By L. Behar
From the sky to the sea, the thrill, the adrenaline is contagious. Daring individuals experience these emotions regularly and religiously as they jump from a plane at 100m/h, free climb Yosemite or white-water raft. Extreme sports are for the thrill seekers who are not afraid to challenge death to a face off.
Many say that the origin of extreme sports goes back to the 1700s when skating was first discovered. However, others might say that it was in the 1950s when Ernest Hemingway, an American novelist, used the term to describe activities such as bullfighting, motor racing and mountain climbing as ‘extreme sports’. With this, any other kind of reckless activity was considered ‘child’s play’.
Often described by many athletes, extreme sports is a journey that brings thrilling emotions full of adrenaline and is different from any other feeling. Such incredible and awe striking feats are showcased in the X games or even at the Olympics. Individuals like Ashley Fiolek, a motocrosser that has conquered four WMX championships and two X games, has won gold medals despite deafness. Similarly, Ryan Sheckler, a professional American skateboarder, Kelly Slater, a professional surfer, who has had five consecutive victories, Shaun White, an American snowboarder and skater Olympic gold medalist have shaped the sport. Also, they promote it further into the athletic global stage.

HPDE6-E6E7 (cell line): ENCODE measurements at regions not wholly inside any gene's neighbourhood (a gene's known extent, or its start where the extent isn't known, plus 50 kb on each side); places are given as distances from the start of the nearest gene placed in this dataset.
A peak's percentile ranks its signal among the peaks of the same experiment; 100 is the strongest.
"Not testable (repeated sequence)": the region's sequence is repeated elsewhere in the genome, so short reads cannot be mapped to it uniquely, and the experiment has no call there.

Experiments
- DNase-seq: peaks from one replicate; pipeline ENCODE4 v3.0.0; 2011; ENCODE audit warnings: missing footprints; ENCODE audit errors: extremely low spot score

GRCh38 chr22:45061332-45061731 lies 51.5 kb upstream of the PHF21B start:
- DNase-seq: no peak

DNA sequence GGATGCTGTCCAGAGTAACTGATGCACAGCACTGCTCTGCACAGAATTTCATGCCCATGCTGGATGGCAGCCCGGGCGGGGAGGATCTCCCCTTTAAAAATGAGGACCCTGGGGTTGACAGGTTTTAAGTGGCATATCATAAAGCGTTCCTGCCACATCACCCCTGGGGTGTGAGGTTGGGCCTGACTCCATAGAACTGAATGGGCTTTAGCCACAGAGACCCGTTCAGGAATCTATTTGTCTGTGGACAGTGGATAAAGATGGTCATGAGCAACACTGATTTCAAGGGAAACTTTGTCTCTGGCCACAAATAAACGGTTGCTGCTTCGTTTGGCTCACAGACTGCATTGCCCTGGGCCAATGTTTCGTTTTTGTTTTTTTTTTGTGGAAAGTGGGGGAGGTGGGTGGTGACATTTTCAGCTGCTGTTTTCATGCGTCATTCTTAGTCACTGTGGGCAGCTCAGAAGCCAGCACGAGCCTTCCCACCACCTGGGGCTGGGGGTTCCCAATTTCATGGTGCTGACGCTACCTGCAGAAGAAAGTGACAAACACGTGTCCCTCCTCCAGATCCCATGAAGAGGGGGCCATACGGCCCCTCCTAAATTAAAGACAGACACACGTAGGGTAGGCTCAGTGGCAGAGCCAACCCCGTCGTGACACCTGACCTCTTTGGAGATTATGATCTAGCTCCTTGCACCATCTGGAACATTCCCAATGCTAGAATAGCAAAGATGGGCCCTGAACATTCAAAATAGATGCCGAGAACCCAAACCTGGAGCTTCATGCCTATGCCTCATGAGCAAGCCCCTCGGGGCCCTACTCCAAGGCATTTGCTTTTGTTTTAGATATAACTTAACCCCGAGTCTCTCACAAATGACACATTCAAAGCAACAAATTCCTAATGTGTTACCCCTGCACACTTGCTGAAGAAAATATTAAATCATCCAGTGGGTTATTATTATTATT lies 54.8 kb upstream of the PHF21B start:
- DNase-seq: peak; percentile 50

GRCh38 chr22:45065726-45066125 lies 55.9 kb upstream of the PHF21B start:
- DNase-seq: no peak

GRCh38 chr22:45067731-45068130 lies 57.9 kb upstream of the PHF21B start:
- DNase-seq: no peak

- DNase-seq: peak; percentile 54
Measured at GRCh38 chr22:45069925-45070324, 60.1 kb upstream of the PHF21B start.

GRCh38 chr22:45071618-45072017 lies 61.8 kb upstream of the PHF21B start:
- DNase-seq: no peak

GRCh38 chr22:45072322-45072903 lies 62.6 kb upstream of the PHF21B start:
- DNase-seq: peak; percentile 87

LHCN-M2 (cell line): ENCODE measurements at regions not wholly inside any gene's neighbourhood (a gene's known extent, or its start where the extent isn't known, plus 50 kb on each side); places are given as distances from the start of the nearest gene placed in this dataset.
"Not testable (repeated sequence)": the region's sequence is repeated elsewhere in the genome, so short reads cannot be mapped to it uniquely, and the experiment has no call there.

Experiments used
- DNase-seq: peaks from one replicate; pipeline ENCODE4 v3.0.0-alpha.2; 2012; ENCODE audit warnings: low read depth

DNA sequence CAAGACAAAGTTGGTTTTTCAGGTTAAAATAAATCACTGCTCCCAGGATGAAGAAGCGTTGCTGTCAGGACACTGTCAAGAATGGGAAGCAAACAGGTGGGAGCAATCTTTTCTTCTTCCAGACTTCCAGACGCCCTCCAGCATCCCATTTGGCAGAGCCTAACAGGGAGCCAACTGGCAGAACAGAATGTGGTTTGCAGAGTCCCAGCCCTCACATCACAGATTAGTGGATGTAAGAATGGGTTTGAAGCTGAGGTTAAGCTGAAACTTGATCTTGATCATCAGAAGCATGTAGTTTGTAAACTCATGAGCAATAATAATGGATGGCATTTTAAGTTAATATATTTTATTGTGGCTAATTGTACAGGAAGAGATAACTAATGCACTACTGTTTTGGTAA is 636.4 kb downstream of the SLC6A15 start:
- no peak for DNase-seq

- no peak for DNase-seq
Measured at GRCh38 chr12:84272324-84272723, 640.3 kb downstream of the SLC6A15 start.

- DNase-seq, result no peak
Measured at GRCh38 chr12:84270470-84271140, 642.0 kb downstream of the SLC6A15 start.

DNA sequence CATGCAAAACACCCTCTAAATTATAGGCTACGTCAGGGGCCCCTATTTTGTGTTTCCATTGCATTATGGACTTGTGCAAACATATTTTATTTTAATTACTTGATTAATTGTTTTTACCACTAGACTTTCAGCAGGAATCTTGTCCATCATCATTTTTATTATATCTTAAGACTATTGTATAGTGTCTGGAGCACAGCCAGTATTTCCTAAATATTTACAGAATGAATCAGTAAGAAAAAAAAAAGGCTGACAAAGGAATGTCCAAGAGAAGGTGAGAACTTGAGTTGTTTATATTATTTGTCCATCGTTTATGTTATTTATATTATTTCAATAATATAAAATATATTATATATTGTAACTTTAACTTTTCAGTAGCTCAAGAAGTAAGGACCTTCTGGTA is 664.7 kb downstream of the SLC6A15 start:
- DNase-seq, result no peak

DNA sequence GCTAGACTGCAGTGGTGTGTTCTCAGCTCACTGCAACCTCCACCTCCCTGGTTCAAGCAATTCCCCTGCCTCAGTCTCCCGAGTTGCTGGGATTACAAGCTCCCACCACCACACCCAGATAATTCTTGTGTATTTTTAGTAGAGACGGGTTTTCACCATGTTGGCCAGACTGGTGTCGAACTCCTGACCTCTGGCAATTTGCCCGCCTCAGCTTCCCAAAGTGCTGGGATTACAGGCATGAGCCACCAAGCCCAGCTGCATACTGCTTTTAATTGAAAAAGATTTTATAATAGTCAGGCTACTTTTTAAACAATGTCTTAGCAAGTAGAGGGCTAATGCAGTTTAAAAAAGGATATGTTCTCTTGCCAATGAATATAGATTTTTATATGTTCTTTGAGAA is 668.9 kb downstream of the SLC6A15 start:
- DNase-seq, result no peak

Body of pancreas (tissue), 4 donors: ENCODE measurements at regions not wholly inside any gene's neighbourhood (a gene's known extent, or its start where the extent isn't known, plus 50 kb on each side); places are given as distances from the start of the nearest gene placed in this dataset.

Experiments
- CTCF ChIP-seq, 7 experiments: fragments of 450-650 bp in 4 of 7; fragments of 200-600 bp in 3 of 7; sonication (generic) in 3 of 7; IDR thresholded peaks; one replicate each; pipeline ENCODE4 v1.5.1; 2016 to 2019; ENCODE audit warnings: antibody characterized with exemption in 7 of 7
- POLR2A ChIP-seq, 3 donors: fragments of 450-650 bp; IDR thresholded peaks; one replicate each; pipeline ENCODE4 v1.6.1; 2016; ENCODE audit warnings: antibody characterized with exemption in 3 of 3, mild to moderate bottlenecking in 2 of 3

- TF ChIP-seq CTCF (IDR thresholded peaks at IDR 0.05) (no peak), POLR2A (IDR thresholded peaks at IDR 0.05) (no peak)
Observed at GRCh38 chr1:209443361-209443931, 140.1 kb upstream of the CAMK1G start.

Whilst extreme athletes may be perceived as adrenaline junkies and most often crazy, Alex Honnold one of the most remarkable climbers ever, explains the importance of solo climbing for him as more than just a feeling but as a lifestyle. He states that “it as a deep satisfaction (…) I’m searching more for that feeling of having done something well and being deeply content – it’s more than the quick hit of adrenaline. It’s personal.